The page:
This is the only question type in an on-demand CBE where you need to enter the correct answer yourself, rather than choose from a list of options. Numerical answers must be submitted without commas and, where relevant, using the full stop as a decimal point and/or the minus sign as a negative symbol (e.g. –10530.25). The required answer may be a monetary amount ($) or other amount (e.g. kgs, number of units or %).
The example in Figure 4 is from the MA2 specimen exam.
Sitting a CBE is a different experience to sitting a paper-based exam, so here are some tips to help you during the exam.
In a CBE you are presented with one question at a time to help you focus on each question. Candidates record their answers on the same screen as the question is shown. Remember to take time to read the question carefully to ensure you don’t miss any important information. You can revisit questions and change answers at any time until the exam duration has been reached.
Each question should take, on average, just less than two-and-a-half minutes (two hours allows 1.2 minutes per mark). However, as some questions will be relatively easier or harder than others, you should not allocate your time strictly to each question; instead, allocate 24 minutes to answering 10 questions.
Do not spend a lot of time on questions you are unsure of; ‘flag’ them instead, move on and come back to them later in the exam. Selecting ‘Exam Progress Details’ will show you whether each item is complete, incomplete or flagged. This feature is also a navigation tool.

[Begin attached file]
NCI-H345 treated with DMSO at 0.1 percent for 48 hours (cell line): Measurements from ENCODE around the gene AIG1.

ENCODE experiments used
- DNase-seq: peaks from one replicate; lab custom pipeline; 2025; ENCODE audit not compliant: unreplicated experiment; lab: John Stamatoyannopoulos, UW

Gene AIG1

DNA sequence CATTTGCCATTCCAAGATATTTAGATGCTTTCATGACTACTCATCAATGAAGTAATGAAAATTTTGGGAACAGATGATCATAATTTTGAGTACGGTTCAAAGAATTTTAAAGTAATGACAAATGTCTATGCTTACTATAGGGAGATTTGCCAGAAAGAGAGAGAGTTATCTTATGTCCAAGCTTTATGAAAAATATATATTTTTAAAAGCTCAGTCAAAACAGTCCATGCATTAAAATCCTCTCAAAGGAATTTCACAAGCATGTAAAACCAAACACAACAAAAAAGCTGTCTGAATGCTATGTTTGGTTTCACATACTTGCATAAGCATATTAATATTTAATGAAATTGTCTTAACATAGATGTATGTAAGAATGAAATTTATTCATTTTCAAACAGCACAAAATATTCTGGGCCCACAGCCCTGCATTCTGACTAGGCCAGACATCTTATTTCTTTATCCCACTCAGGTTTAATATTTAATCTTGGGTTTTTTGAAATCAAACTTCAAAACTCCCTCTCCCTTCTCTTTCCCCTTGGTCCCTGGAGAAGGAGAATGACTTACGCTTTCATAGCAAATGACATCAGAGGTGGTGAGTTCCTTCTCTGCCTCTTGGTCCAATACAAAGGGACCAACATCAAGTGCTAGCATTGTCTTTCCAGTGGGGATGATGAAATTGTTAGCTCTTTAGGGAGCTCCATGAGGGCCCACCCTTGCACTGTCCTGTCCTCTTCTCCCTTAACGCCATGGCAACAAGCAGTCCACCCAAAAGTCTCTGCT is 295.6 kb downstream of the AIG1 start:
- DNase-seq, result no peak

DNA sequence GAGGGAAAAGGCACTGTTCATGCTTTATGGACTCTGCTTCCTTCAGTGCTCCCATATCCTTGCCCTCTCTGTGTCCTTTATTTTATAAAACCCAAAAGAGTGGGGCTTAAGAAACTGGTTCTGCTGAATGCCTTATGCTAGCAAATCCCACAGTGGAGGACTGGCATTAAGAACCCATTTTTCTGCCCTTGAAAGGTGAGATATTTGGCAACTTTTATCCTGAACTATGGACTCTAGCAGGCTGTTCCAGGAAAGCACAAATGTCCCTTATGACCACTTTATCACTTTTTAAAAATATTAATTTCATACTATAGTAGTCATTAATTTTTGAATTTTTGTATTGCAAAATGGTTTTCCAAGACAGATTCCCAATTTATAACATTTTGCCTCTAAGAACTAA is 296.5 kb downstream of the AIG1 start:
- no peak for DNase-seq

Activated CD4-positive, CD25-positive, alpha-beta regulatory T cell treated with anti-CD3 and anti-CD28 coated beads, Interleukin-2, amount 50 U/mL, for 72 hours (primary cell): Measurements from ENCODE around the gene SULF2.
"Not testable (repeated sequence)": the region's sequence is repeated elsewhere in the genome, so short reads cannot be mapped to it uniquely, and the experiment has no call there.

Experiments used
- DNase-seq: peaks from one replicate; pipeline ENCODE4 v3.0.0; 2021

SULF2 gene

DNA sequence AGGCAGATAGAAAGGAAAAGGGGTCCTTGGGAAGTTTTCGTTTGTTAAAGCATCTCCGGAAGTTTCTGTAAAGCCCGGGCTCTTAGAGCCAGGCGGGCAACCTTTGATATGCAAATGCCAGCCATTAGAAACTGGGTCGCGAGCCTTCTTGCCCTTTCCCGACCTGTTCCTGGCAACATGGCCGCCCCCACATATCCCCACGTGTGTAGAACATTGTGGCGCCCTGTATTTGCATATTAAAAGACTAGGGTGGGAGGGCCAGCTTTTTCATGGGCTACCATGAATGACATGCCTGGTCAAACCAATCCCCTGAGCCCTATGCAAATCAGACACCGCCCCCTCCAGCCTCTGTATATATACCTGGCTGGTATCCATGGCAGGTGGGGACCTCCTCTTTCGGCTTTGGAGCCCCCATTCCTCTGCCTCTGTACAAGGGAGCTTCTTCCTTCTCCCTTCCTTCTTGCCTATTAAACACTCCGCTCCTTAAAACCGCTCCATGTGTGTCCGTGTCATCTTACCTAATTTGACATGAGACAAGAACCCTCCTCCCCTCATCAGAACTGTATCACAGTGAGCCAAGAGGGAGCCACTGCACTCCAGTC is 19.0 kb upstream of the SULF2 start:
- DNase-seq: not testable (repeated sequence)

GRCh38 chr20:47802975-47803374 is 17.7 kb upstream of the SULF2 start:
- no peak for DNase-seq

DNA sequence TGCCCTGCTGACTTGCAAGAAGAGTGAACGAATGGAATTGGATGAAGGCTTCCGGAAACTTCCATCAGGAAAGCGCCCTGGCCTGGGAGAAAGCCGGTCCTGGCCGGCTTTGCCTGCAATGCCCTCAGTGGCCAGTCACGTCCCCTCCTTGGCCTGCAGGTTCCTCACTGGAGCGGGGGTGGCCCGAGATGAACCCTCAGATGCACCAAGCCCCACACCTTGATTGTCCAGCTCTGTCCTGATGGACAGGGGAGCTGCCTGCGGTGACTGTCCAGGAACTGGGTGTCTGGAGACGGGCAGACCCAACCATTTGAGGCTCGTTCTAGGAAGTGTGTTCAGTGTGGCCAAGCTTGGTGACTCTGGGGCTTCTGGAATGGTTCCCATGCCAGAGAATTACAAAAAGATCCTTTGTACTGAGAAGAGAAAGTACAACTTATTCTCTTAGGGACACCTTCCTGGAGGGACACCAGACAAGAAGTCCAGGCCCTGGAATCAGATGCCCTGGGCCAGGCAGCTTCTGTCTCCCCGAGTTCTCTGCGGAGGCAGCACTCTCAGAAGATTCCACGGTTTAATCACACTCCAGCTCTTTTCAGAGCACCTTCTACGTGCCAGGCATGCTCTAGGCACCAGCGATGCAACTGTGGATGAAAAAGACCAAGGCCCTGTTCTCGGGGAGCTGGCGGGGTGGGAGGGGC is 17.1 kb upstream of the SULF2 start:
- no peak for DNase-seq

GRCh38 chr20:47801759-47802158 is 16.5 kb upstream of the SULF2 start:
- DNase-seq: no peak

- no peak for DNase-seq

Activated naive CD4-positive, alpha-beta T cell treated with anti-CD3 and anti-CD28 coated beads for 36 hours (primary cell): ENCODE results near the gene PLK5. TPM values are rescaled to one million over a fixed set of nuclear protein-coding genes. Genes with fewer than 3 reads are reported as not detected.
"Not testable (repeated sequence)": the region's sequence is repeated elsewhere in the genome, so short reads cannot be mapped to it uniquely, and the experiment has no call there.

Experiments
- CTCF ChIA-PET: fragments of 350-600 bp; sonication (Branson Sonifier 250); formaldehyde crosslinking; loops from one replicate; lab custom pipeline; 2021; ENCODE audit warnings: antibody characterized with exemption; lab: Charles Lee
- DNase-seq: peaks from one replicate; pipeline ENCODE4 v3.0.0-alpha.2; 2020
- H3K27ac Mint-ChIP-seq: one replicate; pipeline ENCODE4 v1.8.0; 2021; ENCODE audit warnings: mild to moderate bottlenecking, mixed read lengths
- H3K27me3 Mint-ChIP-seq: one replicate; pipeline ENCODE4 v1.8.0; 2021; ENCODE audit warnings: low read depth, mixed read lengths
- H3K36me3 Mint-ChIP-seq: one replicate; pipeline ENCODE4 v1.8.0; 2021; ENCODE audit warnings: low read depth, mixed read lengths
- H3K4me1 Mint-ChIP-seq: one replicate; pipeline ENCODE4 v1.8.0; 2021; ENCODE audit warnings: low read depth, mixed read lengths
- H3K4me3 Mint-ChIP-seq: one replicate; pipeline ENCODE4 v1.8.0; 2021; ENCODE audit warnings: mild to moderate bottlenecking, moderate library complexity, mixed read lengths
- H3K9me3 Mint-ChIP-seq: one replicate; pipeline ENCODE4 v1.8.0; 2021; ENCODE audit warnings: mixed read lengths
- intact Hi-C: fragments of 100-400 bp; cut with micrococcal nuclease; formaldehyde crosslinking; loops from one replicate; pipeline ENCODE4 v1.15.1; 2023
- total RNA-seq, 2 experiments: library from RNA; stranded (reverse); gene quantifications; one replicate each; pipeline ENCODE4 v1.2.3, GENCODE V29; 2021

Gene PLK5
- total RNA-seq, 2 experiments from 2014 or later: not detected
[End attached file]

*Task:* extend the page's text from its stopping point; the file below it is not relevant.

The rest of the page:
To make CBEs as user-friendly as possible we have incorporated features that will help you in the exam. The ‘Help’ feature includes all the instructions in case you should forget. The exams also include a timer to show the time remaining so that you can monitor your progress.
Figure 5 shows these features.
The golden rule for success in any assessment is to prepare thoroughly. The examiners’ reports generally draw attention to two main reasons for incorrect choices being made: (1) a lack of awareness/understanding of topics, and (2) taking insufficient care in reading questions, which leads to confused thinking. As each exam will include broad coverage of the syllabus, to maximise your chances of success you must have studied the whole syllabus. It is also important to attempt past exams and practise exam-standard questions.
Of course, it is essential that you use all questions carefully and follow up on your responses. Whether a question was answered correctly or incorrectly during exam preparation, it will provide an opportunity to enhance your understanding of the topic. By reflecting on why a specific option is correct, you can improve your understanding, while reflecting on why the other options are wrong can help to overcome misunderstanding and eliminate confusion. When attempting questions as part of your preparation, it is useful to remember that the key purpose of the exercise is to enhance your understanding – not just to get the right answer. When reviewing each option, it is important to ensure that you understand exactly what the underlying point is – and to make sure that you reflect on this to enhance your learning.
The amount of time, effort, and discussion that is put into each question before it appears in an exam is likely to surprise most candidates. Every question is subjected to a number of rigorous reviews as it progresses from an idea in the writer’s mind to the exam. These reviews mean that you need to read the question extremely carefully, remembering that the wording has been chosen deliberately. This is intended to ensure that the question is unambiguous and does not mislead candidates.